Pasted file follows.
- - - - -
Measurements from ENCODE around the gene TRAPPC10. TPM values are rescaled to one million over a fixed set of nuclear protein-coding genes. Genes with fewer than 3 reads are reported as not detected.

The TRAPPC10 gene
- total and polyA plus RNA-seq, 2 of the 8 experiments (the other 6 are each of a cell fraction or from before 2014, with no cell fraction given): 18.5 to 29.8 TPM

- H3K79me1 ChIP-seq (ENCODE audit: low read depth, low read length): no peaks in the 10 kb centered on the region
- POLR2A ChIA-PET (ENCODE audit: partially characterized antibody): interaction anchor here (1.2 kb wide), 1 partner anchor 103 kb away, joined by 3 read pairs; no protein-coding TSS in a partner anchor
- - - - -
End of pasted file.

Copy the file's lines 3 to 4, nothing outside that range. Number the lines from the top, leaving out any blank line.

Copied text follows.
- total and polyA plus RNA-seq, 2 of the 8 experiments (the other 6 are each of a cell fraction or from before 2014, with no cell fraction given): 18.5 to 29.8 TPM

- H3K79me1 ChIP-seq (ENCODE audit: low read depth, low read length): no peaks in the 10 kb centered on the region